A:  Do you mean after world domination or before? ;-) I just installed a complete network of servers and 80 workstations in less than 3 hours. All were configured with printing and applications ready to go. I spent the rest of the week fighting with the remaining Windows computers we needed to keep around. If only schools could realize how easy this is. It works, it's free, Duh... That's my new mantra. That is my goal for K12*.org.
 
Q:  What ever happened to that Microsoft audit?
 
A:  Score: OSS 1 MS 0

MS sent a letter to all of the schools in Oregon that in effect, made the audit optional and without a time line. They completely backed off. I'm sure this was the first time they came face to face with Linux penetration in the K12 market. We've done a good job here in Oregon and Washington. Today every major school district in OR has at least one K12LTSP test lab. Portland Public Schools is rolling out 100 K12LTSP labs with an expected savings of up to $1.5 million.

The sad part of the news is that we were the LAST of 35 states audited by MS and OSS solutions did NOT surface in those other states that came before us. That's what makes me want to think bigger... See next question...

 
Q:  So what's NECC?
 
A:  NECC http://www.neccsite.org/ is the largest technology in education out there. See the following link for demographics:

http://ccenter.uoregon.edu/conferences/NECC2003/exhibitors/demographics/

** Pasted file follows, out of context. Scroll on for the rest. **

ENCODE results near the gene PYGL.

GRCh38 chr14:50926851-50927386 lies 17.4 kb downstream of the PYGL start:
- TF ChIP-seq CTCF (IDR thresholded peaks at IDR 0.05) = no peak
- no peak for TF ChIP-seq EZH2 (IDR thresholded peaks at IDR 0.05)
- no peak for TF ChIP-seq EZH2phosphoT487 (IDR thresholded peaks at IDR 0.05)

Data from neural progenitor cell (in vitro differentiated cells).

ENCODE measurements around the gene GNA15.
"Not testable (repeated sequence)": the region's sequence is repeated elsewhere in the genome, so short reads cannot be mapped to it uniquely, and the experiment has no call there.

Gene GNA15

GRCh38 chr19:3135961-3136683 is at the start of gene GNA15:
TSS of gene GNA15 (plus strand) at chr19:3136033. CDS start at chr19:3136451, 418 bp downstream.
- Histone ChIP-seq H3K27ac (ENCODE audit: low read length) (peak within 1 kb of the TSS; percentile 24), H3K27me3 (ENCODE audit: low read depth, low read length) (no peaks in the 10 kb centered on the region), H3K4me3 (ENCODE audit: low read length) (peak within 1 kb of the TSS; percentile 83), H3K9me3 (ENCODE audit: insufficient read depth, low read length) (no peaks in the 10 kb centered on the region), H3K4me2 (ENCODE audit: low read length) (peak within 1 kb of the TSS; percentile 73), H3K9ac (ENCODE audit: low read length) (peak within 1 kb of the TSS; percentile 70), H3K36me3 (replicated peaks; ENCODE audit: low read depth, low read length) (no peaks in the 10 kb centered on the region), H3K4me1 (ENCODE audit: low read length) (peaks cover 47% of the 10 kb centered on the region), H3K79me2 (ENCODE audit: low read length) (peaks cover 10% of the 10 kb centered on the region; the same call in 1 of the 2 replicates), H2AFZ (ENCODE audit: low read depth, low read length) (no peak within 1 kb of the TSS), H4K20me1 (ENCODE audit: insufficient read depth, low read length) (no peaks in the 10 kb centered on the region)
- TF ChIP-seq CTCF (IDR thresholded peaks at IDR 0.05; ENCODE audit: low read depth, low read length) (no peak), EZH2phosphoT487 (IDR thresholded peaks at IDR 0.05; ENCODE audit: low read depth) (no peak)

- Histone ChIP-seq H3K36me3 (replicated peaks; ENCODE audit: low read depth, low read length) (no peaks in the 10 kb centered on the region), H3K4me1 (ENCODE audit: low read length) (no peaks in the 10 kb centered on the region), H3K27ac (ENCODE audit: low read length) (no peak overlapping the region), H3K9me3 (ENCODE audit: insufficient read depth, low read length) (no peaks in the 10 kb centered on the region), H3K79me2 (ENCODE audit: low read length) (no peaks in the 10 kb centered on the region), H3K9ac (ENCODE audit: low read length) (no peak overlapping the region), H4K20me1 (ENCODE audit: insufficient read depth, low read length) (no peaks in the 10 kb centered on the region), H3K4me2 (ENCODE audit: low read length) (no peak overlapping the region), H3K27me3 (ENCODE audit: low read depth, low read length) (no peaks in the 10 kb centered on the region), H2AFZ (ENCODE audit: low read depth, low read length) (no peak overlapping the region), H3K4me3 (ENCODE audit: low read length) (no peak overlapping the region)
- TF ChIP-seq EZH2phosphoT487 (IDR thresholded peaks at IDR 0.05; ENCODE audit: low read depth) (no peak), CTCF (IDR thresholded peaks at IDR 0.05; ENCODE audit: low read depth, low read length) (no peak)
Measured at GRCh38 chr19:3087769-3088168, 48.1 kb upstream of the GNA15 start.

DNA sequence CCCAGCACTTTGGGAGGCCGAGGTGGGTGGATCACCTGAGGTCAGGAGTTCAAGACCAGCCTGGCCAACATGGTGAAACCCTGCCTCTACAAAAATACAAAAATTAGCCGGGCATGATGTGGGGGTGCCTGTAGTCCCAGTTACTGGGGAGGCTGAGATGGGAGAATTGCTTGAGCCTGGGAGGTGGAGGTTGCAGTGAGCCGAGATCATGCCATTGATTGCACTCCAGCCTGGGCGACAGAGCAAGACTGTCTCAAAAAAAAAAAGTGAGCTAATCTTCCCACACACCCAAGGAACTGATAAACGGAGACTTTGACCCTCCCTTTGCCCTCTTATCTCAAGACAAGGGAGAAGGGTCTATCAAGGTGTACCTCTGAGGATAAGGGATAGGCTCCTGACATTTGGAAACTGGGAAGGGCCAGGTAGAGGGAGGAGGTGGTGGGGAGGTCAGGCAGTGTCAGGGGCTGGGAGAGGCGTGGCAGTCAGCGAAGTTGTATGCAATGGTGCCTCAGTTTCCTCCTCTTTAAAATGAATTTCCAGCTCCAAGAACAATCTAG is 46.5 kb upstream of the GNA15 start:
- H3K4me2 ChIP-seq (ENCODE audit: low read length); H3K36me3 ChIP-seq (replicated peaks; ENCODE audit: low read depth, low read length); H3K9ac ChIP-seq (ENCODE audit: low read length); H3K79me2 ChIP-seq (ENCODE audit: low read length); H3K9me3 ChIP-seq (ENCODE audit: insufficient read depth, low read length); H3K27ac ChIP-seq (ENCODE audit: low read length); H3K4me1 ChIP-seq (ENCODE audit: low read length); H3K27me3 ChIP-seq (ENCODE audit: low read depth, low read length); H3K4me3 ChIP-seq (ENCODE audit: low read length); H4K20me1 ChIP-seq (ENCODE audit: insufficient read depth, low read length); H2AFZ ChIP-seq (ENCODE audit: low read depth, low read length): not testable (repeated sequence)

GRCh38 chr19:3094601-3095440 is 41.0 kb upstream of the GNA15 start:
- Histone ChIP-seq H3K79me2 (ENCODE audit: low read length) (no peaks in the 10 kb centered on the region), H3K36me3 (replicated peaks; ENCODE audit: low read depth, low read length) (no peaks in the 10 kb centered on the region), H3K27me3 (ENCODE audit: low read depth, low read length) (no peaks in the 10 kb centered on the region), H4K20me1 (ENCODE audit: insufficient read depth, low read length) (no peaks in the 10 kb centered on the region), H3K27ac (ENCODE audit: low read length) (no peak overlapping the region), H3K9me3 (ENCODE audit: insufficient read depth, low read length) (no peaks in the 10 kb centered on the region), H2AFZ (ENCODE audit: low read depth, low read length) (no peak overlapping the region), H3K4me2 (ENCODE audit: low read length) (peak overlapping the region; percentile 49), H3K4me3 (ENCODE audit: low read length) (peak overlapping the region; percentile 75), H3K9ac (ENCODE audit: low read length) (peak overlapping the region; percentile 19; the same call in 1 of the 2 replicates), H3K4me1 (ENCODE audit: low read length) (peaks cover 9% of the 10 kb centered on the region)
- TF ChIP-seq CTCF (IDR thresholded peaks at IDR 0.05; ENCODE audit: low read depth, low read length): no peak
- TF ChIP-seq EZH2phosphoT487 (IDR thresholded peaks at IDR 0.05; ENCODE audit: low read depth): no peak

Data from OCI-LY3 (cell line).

My goal is to bring OSS users in K12 from all over the country to present OSS in schools talks. We'll have stands for end user OSS applications like OpenOffice, KDE Office, GIMP, etc... and stands for network infrastructure featuring things like SQIUDGUARD and K12LTSP. I'd also like to see Red Hat there to provide training workshops. You've all been to trade shows where vendors have booths with the projectors and mini-classrooms. We'll we need that to happen at NECC. You will be swamped with interest.

So far I've had good success in finding teachers ready to come and present. Now I'm working on funding to get them all to Seattle in June of 2003. We're working with affero.org and linuxfund.org.

At NECC 2002 I went up to the IBM booth and asked, "Where's your Linux expert?" "Uh... we don't have one in k12..." This has got to change. We need to move beyond grass roots and that means having vendor support. Establishing a visible presence at NECC will be well worth the effort.

 
Q:  So what's next?
 
A:  It's time to have some fun! I'm teaching an digital photography class this year using the GIMP and other OSS tools. We're putting it all together as a text book that will go out with the GIMP on CD-Rom with versions for Macs, Windows and Linux PCs. We think it will be a hit!
 
Q:  Given the existence of a lucid physical reality, based almost exclusively on interpretations of tangible stimuli: What proof is there, or is there to be obtained, of other dimensions? Of ethereal planes of being? Of an afterlife? You are free of course to cite evidence to the contrary.
 
A:  The Bible has a story about the walls of Jericho falling. "Then the walls of Jericho reeled violently outward and crashed down with a deafening roar. (Joshua 6:20.)" Archaeologists dug it up and sure enough, the walls fell outward. If this physical reality and tangible stimuli is true and readily revealed with a shovel, might not the rest of the "Good Book" be considered with a renewed interest in search your answers? Do some digging and see what you find! ;-)